This task will set the basis of the UPTIME project by analysing, on the basis of a structured methodology, a several number of solutions to perform Predictive Maintenance (PM), ranging from reactive maintenance to proactive maintenance, as well as currently available on both commercial and research level platforms implementing PM functionalities.
In particular this deliverable provides information regarding state of play in predictive maintenance covering a broad spectrum of platforms that involve several kind of PM models and techniques. D1.1 will be used as input by several tasks in WP1 and WP2. In particular Task 1.3 and Task 1.4 will examine the state-of-the-art of how to address the various phases of predictive maintenance standards such as ISO 13374-2:
• existing sensor and acquisition methods-> D1.1 provides input to Task 1.3;
• existing Algorithms/Software for Diagnosis/Prognosis-> D1.1 gives input to Task 1.4;
• existing Algorithms/Software for Decision Support-> D1.1 produces input to Task 1.4.
In addition, Task 2.1 will use the state of play to derive clusters of UPTIME requirements using the identified KPIs. Moreover Task 2.1 will benefit from the work done in this deliverable to confirm and to further address the innovation potential of UPTIME respect the state of the art. The broad spectrum approach used in this deliverable leaves Task 1.3, Task 1.4 and WP2 to extract, tailor or detail key aspects relevant from uptime stakeholder (e.g. on the basis of uptime business case requirements).
The analysis has been performed through Desktop Search, Analysis of previous FP7 and H2020 projects (from 2012 onwards) and with a massive Patents Analysis. The outcomes is the UPTIME catalogue of Models, Technologies and Platform categorized according to the field of applications, highlighting those which are relevant to the three project business cases.
“Predictive maintenance could reduce maintenance costs 10-40%, reduce downtime by 50%, and lower equipment and capital investment by 3-5% by extending machine life” – McKinsey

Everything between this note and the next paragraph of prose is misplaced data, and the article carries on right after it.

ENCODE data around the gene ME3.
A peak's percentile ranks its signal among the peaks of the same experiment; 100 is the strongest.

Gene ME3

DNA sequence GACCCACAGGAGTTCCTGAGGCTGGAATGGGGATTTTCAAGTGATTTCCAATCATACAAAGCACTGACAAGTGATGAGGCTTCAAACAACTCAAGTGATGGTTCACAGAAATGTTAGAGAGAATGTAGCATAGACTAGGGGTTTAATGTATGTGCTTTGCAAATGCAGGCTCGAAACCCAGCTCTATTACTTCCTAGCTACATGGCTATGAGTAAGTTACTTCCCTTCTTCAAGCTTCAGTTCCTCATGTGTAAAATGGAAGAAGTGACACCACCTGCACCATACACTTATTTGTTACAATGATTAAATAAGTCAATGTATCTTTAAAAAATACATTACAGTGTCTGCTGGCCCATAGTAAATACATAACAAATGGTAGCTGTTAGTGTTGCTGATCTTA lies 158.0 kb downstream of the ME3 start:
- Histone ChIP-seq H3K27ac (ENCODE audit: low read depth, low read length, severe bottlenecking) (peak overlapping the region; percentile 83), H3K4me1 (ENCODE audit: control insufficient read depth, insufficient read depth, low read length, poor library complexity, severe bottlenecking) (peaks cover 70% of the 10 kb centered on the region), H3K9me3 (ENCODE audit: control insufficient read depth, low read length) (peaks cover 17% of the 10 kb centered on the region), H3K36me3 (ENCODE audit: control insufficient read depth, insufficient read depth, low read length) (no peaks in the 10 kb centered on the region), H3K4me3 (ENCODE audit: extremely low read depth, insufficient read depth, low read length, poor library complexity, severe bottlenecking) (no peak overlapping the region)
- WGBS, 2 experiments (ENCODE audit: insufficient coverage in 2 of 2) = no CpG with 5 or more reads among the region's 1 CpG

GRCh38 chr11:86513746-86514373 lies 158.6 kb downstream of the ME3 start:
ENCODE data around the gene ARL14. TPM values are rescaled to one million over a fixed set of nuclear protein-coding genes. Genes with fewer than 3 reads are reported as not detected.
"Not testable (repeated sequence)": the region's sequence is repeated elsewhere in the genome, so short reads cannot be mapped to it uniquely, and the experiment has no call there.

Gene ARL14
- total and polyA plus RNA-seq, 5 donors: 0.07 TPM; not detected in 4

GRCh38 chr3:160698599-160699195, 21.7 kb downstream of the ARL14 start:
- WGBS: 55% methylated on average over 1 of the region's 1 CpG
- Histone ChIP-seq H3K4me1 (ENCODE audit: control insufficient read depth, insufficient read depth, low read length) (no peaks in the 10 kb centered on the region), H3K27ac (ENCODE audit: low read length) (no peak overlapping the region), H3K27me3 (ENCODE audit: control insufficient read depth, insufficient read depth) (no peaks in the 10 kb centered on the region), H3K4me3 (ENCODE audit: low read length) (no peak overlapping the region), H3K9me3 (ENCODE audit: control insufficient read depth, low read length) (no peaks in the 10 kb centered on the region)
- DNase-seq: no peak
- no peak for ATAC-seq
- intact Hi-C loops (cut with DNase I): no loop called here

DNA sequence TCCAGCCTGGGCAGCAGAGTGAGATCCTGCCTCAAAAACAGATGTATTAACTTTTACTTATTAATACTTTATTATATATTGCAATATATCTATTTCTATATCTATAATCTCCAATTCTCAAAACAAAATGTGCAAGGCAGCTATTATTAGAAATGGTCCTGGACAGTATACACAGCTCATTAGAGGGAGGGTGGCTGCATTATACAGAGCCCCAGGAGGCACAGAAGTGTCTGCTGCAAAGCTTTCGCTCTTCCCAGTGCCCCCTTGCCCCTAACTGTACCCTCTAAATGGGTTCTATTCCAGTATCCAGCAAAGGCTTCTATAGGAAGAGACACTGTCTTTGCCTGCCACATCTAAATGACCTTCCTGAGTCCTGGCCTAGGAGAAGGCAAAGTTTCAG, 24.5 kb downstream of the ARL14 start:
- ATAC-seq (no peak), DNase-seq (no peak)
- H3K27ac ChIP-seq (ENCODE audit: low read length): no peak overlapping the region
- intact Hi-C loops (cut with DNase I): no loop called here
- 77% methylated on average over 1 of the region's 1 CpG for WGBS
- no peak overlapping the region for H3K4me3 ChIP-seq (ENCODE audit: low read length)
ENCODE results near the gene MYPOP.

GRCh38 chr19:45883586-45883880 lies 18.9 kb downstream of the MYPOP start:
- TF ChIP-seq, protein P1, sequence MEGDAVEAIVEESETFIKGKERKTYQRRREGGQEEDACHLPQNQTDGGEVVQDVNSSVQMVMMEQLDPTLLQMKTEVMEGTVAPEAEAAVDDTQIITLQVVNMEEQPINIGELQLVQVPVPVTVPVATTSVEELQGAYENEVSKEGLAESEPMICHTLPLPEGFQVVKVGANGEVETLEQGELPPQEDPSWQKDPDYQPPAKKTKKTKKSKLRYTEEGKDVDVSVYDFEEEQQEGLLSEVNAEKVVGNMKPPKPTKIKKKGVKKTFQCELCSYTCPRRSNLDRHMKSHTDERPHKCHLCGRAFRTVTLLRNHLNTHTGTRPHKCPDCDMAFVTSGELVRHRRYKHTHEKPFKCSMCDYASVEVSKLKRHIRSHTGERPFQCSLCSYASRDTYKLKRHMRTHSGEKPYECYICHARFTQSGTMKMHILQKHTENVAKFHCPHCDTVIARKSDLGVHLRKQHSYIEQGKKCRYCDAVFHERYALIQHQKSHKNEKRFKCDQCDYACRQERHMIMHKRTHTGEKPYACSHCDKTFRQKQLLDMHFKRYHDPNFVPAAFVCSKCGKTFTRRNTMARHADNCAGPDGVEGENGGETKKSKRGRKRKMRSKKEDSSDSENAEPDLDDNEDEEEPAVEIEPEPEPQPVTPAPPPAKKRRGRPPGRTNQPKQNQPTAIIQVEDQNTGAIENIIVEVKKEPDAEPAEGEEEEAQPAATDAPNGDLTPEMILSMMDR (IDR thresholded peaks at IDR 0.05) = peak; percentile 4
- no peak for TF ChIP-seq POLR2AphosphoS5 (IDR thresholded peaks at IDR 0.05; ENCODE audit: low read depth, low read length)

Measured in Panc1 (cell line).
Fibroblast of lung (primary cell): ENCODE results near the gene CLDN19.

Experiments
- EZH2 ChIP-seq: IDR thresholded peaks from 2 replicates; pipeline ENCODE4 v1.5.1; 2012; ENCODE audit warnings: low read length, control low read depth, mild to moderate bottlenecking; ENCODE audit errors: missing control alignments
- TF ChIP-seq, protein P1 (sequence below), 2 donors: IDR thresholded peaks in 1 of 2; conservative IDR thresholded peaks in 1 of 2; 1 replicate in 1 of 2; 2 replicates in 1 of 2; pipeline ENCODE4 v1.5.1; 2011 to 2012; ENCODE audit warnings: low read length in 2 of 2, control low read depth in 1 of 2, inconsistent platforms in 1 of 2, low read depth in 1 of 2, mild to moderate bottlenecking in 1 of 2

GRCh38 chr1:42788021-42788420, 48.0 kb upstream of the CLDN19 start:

In general, taking care of maintenance means keeping the workplace, its facilities, its equipment, its machinery and its devices in safe operation, this practice ensures that workplace condition does not deteriorate during the activities. Periodic maintenance can help to prevent sudden and unexpected failures. Industrial maintenance is defined as the set of procedures and actions to be performed to repair faults, prevent them from appearing and restore an asset in a specified state. The maintenance function is, therefore, a necessary function for every type of production process, which is indispensable to ensure the availability of machinery and the safety of people and goods. In addition, proper and efficient maintenance management can be a means of reducing costs and enhancing product quality and thus the competitiveness of the company. For these reasons and with the introduction of Industry 4.0, maintenance today is experiencing a real change in both human and technological organizational level, taking on ever-increasing importance within corporate functions, ranging from simple production index with an unavoidable cost generation to a competitive tool, considered to be a profit centre in all respects. The close connection between quality and maintenance is alike unmistakable. It is, therefore, useful to highlight the importance of the efficiency and good organization of a maintenance service in the production context, especially where the production line is saturated (high production volumes in relation to machine capacity) or where high-quality products and highly efficient processes are required. In the past, quality control was carried out only on the final product, using often destructive statistical methodologies. In retrospect check on final products, based on probabilistic laws, was a costly effort because it required to definitively discard products that were considered no fitting of quality standards, and it was, however, not useful since it was difficult to apply adaptation measures during the production cycle of the products. It was only at the end of the 1950s that, in order to raise the quality of the productions, it was necessary to provide new tools for the skilled figures involved in quality control, so new production management methods were born (“Just in time”, “Computerization and robotization of production cycles “). They were designed to enhance not only the end product but also every stage of the process, proposing the concept that only with maximum commitment at each stage of the cycle it is possible to obtain a top quality service. Today, with the use of new technologies and in particular through informatics and technology deriving by Industry 4.0, maintenance is increasingly moving towards a well-prepared organization, deep in habits and methods. The new direction of maintenance is evidenced by the fact that it is no longer related to the faults. By contrast, maintenance is now integrated into the design from the concept stage, as well as quality. It is, therefore, necessary to foresee the failures so that the consequences can be minimized.